The Plot: Mr. Penderwick and his four daughters, Rosalind, Skye, Jane, and Batty, have rented a cottage for a few weeks on a beautiful estate in the mountains. There they meet the owner of the estate Ms. Tifton and her son Jeffrey who immediately befriends the girls. As the weeks pass, Jeffrey becomes closer to the Penderwick girls but also learns that his mother intends to send him to military school in the fall. As his departure date approaches, the Penderwicks scramble to find a way to keep Ms. Tifton from sending Jeffrey away.
My Take: I found this to be a solid entry in the ‘large family’ juvenile fiction category along side titles such as The Moffats by Eleanor Estes and The All-Of-A-Kind Family by Sidney Taylor. Perhaps the most popular example would be Little Women by Alcott. Older readers will discern no major surprises in the plot of The Penderwicks, but may be drawn in, as I was, by the strong family bonds between the girls. It is encouraging to read a book in which the siblings support each other and do not tear each other down with pranks and sarcastic in-fighting. Those looking for a gentle story about a summer time family adventure will not go wrong with The Penderwicks.
One Interesting Note About The Author: According to her website, Jeanne Birdsall believed from a young age that she was destined to become a writer but ‘went off track’ until her forties.
The Plot (Without Spoilers): Lucy is a young teenager living in the coastal town of Rockport, Massachusetts, who spends most of her days days hanging out with her best friend Fred. Lucy’s mother was a marine biologist who studied sharks but who unfortunately passed away when Lucy was 7. When their teacher assigns an extra credit project to create an animal field guide, Lucy and Fred begin collecting information about local wildlife and are excited when a local fisherman hauls in a great white shark. An upsetting event adds extra urgency to their field guide project as Lucy finds that her developing interest in sharks connects her with the memory of her mother.
My Take: I really want to give this book 5 out of 5 stars, but I’m going to keep it at 4. Kate Allen is a talented writer who can set a scene in just a few words and also has a great ear for convincing dialogue. Several times throughout the book I found myself thinking, ‘That’s well written.’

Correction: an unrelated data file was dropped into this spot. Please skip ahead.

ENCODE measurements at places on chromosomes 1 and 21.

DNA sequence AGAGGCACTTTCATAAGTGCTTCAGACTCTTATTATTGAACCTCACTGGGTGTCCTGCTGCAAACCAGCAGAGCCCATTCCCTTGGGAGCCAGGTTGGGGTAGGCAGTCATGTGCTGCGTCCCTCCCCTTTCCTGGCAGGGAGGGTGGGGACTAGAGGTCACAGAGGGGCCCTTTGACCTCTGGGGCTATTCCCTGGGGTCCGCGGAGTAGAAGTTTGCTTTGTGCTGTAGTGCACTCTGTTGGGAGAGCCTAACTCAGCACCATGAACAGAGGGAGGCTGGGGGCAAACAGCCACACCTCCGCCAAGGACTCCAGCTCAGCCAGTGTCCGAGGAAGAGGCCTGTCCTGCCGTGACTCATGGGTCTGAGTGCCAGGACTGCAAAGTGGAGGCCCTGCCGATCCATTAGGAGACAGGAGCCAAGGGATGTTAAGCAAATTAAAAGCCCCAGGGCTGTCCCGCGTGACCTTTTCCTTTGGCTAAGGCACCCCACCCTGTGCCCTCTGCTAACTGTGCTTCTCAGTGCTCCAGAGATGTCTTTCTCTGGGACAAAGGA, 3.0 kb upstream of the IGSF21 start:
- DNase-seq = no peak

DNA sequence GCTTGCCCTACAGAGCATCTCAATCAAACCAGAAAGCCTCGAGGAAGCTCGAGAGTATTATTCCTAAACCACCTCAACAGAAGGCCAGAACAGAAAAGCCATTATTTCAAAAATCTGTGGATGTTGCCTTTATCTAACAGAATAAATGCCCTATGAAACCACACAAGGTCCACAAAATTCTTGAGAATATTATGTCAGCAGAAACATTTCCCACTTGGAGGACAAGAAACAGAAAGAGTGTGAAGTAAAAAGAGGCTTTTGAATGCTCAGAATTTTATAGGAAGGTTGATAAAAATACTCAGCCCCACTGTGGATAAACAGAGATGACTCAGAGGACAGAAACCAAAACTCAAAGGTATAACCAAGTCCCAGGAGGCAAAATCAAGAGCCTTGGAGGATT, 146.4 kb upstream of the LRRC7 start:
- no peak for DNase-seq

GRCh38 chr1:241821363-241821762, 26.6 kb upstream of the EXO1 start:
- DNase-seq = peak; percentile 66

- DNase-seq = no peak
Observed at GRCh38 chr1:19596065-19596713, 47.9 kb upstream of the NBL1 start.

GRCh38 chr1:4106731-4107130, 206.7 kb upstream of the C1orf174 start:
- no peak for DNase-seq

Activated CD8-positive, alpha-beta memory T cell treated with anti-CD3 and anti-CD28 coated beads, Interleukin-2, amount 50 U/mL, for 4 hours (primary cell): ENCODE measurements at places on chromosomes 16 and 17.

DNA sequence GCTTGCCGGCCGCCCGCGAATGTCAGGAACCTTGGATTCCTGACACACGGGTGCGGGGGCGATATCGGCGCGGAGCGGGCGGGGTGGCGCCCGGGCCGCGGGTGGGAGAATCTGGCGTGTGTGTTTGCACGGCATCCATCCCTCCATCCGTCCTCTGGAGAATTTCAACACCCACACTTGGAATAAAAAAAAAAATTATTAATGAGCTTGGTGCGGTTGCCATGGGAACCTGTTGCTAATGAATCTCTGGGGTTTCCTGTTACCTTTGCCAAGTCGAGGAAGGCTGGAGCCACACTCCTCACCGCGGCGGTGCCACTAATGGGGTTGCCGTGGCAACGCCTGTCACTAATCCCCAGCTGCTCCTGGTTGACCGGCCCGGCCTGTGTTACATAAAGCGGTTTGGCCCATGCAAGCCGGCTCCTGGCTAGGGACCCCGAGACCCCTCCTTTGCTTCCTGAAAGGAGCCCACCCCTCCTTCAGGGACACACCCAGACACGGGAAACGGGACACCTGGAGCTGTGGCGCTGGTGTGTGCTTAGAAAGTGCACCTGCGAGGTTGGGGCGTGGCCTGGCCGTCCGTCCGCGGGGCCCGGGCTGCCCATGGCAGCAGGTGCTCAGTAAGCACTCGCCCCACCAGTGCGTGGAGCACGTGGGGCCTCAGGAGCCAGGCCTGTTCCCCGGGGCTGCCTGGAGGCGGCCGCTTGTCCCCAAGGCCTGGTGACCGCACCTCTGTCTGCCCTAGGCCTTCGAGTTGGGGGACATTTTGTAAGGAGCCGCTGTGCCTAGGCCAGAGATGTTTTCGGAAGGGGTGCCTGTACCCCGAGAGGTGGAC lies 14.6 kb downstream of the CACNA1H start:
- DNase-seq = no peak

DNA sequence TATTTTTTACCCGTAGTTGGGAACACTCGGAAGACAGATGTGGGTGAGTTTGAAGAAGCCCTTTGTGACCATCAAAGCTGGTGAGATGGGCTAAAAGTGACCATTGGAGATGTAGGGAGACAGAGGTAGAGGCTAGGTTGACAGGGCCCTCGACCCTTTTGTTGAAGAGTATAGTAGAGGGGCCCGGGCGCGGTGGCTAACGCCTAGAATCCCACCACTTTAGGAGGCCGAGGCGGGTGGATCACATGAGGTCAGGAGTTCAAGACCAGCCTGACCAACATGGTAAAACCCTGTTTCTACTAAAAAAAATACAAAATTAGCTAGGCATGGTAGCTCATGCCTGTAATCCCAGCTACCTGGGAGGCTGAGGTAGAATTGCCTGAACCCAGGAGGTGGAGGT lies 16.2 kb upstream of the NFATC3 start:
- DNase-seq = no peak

My only criticism with this book is that the plot lacks urgency. I get that this is not a page turner and that the story is about moving through grief on our own time table. Still, there is a slow undertow to the 3rd act, which I would forgive if the ending had really build up to a rushing climax. But there is none of that here, which made the story feel a little, well, boring.
I want to be clear though, that for a patient reader, this is in many ways a special book. For those who are looking for fiction to show them how to grieve, I would highly recommend ‘The Line Tender.’
One Interesting Note About The Author: According to her website bio, when Kate Allen was a child, a magician once told her that she would be an interior decorator.
The Plot In 5 Sentences Or Less: Delsie enjoys so many things about her life on Cape Cod: the fishing, the storms that roll in off the ocean, and the close knit community of her small neighborhood. Still, she can’t help but think about her mom who left her years before with her grandmother and what the reasons may have been for this abandonment. Her relationships are also changing as her good friend Brandi begins hanging out with an older, mean girl. Delsie finds companionship with a boy new to the Cape that summer who seems to harbor as much hurt inside himself as she does. As new information comes forth about her mother, Delsie finds that she must choose whether to hold on to pain and resentment or to focus on the smaller blessings in her life.
My Take: I found Shouting At The Rain to be a solid entry in the field of realistic fiction for young readers. As an adult reader, I enjoyed learning about life on Cape Cod and how the ‘Capers’ and the tourist get along. Hunt has a talent for conveying blue collar life without making it overly sentimental or pushing it too far. One character, for example, must move with his family into a campground every summer because their landlord rents their house out to tourists for more money. It’s an indignity that is mentioned only a few times, but it really serves as an example of what Delsie and the people in her community grapple with. I would recommend this book to any younger reader interested in a book on changing friendships and life in the summer.
One Interesting Note About The Author: As she notes on her website, Lynda Mullaly Hunt’s first forays into creative writing were after the passing of her brother, who died shortly before his 4th birthday. She “wrote songs about him for years–songs about when he was alive and songs speculating where he went after he died. I had always imagined him sitting on a cloud watching me.” She admits that not a day goes by when she does not think about him.